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Look into their Faces Surely life is more than waiting at the center of a wheel of fortune that spins and stops repeatedly to point out countless causes and concerns. Finish one task and then hang on as the wheel spins and points out the next one. Will it be immigration, prison reform, nuclear disarmament, climate change, indigenous rights, racism and white privilege, or . . . ? This inner image of a spinning wheel reflects how my life can feel these days – juggling and shuttling among various tasks and commitments.

On Balance (May 2017)

Silence as a Bully Pulpit Dear Editor: I wanted to thank you for undertaking a group discussion by videoconference. I listened to the entire hour. One type of “bullying” that did not come up is the personal use of the silence as a bully pulpit (I call it “Quaker open Mic”). I have participated in a number of meetings in different parts of the West. A weighty Friend in one meeting produced a sermonette each First Day. An individual in another meeting usurped extensive periods of the silence with his personal opinions and attitudes on current topics. People new to meeting groups tend to follow the example of older members or attenders. I think this is one of the more troublesome features of unstructured silence.

On Balance (May 2017)

Absurd Dear Editor: Regarding your attempt at calculating the carbon offset amount mandated by your and others’ air travel (WF, Nov./Dec.,’16) I am somewhat puzzled by the whole enterprise. Yes, we all participate in the machinery of ongoing environmental degradation and the apparently accelerating pace of climate catastrophe. But isn’t it misleading, even absurd to try to calculate this out in dollars-and-cents terms as if we could pay out toward our fiscal responsibility at an imaginary teller window somewhere? Really, how could mere humans have any real conception of the actual load placed on the biosphere by our various collective activities? And doesn’t reducing that responsibility to a dollar amount imply that we can simply pay for it, in whatever amount we reckon the damage to be, and then go back to our usual practices without another thought?

On Balance (May 2017)

The Landscape of Sanctuary Albuquerque Monthly Meeting is “positioned” in a cultural and political landscape, but I can no more see our position in that landscape than I can see the position of our planet in the Milky Way, or the back of my own head. I can see that our meetinghouse sits on a one-way street in a valley separating the Sandia Mountains on the east from the Mesa on the west. Ask me about the minutiae of operating a sanctuary in a Quaker meetinghouse, and I can hold forth. Ask me about our position in the political landscape, and I find myself in a vortex of questions: What is sanctuary? What is political? What is a landscape?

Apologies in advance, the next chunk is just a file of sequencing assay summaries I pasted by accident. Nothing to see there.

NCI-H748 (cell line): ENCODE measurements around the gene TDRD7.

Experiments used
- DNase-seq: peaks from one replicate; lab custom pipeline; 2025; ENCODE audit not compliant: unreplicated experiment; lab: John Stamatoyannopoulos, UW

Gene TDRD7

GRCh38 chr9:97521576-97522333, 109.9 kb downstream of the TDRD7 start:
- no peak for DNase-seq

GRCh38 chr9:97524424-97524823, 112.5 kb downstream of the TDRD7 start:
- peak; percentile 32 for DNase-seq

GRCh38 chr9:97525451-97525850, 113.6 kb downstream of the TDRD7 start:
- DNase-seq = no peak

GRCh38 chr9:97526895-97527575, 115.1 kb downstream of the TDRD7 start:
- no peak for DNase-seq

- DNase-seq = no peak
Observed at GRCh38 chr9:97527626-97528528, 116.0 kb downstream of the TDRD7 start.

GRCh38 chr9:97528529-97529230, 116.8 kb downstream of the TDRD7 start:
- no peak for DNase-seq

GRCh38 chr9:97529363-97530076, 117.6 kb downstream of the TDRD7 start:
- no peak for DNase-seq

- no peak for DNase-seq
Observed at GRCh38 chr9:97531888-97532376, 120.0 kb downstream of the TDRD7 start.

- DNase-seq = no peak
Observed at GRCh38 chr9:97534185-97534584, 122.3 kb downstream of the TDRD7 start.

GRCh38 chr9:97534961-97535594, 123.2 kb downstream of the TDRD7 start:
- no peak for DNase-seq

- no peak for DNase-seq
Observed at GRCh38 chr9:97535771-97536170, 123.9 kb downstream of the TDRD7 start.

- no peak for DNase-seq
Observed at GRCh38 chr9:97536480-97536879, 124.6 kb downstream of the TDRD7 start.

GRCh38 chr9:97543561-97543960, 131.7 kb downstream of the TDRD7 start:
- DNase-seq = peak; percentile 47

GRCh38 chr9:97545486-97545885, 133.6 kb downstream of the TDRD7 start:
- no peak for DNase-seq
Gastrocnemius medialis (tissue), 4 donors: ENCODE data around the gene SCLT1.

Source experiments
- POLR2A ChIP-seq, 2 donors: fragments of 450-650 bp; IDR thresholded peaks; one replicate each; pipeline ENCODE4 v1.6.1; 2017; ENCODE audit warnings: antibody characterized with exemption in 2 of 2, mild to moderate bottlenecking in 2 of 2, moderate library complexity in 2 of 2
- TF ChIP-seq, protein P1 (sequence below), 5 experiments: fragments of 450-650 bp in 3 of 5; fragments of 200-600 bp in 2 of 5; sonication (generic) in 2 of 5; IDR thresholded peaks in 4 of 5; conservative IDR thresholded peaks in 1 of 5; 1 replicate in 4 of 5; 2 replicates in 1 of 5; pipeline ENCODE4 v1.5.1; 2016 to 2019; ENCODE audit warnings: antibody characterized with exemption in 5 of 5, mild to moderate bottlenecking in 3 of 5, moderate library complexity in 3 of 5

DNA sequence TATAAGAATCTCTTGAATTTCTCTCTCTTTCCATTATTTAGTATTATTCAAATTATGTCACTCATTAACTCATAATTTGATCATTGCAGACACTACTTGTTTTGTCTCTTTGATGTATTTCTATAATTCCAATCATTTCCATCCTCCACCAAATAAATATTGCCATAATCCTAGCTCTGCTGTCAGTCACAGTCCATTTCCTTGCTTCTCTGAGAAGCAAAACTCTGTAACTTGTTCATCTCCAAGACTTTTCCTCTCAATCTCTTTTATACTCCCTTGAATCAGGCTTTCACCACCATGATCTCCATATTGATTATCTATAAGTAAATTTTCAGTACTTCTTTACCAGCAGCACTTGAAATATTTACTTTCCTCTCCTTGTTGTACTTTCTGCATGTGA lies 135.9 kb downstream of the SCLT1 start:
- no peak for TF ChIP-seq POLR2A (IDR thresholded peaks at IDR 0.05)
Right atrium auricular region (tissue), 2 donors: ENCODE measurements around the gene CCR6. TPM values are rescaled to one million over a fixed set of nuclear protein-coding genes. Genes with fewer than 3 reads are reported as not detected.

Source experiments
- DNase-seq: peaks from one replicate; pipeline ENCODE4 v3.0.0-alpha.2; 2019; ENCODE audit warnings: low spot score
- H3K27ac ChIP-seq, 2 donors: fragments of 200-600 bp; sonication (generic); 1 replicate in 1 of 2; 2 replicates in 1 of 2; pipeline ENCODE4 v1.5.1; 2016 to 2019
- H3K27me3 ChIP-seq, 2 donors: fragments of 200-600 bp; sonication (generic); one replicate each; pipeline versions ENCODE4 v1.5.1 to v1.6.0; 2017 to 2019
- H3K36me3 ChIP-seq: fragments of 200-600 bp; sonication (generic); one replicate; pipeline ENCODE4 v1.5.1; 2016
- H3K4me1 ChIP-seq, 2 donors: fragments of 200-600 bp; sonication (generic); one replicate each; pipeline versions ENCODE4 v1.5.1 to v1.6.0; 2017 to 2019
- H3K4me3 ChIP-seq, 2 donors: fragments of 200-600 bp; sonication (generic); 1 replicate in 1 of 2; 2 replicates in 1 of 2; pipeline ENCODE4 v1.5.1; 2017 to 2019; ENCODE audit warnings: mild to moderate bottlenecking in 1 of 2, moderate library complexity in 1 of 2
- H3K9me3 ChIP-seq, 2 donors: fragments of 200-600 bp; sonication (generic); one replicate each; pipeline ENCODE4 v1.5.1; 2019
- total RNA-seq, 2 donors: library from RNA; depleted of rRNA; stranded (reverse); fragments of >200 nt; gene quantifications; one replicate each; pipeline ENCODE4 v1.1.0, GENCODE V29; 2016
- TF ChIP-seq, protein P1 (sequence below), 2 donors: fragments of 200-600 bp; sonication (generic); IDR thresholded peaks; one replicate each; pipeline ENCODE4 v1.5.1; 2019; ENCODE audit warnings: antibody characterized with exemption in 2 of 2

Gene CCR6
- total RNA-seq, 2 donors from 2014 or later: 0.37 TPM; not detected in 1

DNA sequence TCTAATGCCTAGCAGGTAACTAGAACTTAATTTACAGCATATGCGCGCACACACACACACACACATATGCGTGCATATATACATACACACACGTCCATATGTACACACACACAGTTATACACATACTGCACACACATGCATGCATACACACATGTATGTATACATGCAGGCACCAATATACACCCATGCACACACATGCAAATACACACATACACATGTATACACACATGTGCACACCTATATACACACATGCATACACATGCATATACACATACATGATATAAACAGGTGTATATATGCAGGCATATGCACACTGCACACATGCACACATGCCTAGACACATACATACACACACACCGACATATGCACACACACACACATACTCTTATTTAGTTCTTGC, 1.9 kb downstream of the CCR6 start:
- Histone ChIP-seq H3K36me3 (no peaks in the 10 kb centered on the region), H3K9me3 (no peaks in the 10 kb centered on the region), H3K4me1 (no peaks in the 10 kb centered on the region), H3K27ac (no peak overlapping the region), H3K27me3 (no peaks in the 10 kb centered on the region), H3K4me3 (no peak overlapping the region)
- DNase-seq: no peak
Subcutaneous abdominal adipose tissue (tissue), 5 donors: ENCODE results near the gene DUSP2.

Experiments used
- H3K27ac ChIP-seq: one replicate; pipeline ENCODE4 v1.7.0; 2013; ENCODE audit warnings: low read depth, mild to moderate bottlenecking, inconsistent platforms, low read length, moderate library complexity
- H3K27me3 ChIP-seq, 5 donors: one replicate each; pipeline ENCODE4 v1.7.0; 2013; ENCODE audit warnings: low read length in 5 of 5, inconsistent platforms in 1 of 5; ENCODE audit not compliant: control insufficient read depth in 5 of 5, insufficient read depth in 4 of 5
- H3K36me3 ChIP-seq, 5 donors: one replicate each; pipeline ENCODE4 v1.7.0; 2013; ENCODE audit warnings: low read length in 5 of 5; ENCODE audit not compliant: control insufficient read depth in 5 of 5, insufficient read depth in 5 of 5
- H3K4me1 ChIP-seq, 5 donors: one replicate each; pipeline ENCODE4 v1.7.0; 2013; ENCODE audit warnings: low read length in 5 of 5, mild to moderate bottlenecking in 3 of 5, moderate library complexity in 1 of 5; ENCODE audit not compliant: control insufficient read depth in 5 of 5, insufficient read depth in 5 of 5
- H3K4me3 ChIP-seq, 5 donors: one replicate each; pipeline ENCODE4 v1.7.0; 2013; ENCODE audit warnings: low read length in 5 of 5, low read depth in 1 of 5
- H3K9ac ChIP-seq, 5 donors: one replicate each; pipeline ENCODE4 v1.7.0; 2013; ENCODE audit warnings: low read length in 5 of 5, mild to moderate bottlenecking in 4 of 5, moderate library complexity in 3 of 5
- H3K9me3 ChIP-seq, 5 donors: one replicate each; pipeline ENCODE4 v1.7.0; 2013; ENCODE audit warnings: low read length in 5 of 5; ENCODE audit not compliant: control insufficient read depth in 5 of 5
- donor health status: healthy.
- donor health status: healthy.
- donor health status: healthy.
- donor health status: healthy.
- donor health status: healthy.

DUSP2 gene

On Politics (July 2017)

Pro-Woman Practice and Policy For most of my medical career, I worked in family planning, providing contraceptive care so that children could be planned, loved, and supported. I also performed abortions when contraception failed. For forty years, I have been supported in this work by my Quaker beliefs.

On Politics (July 2017)

Minute on Fear and Healing Thirty-seven of us met for the Montana Gathering of Friends, February 24-26, 2017, at Camp Make-a-Dream in Gold Creek, Montana, and something profound and deeply moving happened. As a community, we felt a deep and insistent calling during Meeting for Worship with Attention to Business. The Clerk put aside most of the planned agenda, allowing Friends to worship together. We reflected on our own fear as well as the fear we see in response to the rise of hate and violence in our communities, and the targeting of many who are being labeled as different by their race, ethnicity, immigration status, gender identity, or sexual orientation, religion and political beliefs. The following Minute rose out of this Meeting.

On Politics (July 2017)

Illuminating Typo Dear Editor: Life can be like driving a car at night – you see only what is in the narrow beam of the headlights, but somehow finish the journey. Better and safer would be “wide-angle” headlights. But, as you typoed in your last “From the editor’s desk,” best would be those “wide-angeled” views illuminating the moral compass on the dash.

On Politics (July 2017)

Alternate Realities Dear Editor: I was fascinated by Brylie Oxley’s article, “Time Crystals,” in the March/April 2017 issue of Western Friend. I’ve wondered before about reincarnation, but maybe it’s time crystals instead!

On Politics (July 2017)